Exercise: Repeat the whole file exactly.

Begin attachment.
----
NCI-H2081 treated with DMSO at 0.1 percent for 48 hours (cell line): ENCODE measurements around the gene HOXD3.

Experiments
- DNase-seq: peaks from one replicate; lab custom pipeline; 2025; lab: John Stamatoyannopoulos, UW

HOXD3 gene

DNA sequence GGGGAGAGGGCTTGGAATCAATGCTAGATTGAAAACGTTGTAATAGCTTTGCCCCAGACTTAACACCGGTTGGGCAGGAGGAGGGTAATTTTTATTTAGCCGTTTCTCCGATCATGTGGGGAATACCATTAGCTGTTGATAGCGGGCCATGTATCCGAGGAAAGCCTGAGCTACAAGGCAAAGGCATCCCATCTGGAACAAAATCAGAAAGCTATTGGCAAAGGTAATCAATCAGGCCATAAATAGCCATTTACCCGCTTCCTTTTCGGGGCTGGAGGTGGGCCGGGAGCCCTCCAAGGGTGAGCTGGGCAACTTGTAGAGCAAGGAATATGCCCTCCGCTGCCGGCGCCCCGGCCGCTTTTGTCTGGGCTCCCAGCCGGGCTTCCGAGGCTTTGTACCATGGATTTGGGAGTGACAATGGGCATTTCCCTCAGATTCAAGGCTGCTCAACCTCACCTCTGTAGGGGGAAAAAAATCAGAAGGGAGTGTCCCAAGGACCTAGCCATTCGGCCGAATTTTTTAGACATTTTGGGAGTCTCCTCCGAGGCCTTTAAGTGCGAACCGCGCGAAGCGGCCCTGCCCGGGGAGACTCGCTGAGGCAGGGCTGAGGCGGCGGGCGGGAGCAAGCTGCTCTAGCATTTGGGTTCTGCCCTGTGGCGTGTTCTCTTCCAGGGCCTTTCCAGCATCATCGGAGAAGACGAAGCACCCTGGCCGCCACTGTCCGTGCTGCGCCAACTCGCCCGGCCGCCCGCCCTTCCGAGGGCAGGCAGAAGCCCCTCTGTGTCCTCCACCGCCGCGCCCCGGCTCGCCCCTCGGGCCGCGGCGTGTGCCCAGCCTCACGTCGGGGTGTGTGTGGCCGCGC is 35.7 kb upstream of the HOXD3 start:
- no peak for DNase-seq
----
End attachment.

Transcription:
NCI-H2081 treated with DMSO at 0.1 percent for 48 hours (cell line): ENCODE measurements around the gene HOXD3.

Experiments
- DNase-seq: peaks from one replicate; lab custom pipeline; 2025; lab: John Stamatoyannopoulos, UW

HOXD3 gene

DNA sequence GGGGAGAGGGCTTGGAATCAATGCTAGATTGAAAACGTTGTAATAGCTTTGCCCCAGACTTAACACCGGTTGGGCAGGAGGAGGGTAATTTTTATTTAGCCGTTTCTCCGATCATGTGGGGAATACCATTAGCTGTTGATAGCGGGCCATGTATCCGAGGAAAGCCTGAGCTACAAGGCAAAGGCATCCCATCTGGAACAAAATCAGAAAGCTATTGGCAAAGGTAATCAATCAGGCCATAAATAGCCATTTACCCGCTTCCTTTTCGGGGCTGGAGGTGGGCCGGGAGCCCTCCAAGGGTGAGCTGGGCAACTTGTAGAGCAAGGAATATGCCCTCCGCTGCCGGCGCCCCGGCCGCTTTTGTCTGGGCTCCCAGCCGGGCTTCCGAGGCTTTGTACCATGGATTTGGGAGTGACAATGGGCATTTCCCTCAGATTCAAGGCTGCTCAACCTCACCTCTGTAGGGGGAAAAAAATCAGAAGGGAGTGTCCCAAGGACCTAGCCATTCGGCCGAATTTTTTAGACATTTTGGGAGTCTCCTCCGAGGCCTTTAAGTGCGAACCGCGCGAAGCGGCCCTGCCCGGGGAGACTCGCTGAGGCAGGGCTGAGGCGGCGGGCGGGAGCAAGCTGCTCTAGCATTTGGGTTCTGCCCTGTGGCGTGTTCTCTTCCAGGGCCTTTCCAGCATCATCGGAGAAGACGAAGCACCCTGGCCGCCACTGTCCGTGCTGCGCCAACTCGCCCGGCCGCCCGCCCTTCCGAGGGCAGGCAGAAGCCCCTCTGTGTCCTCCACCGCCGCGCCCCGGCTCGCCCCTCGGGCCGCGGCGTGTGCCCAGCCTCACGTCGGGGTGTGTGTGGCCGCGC is 35.7 kb upstream of the HOXD3 start:
- no peak for DNase-seq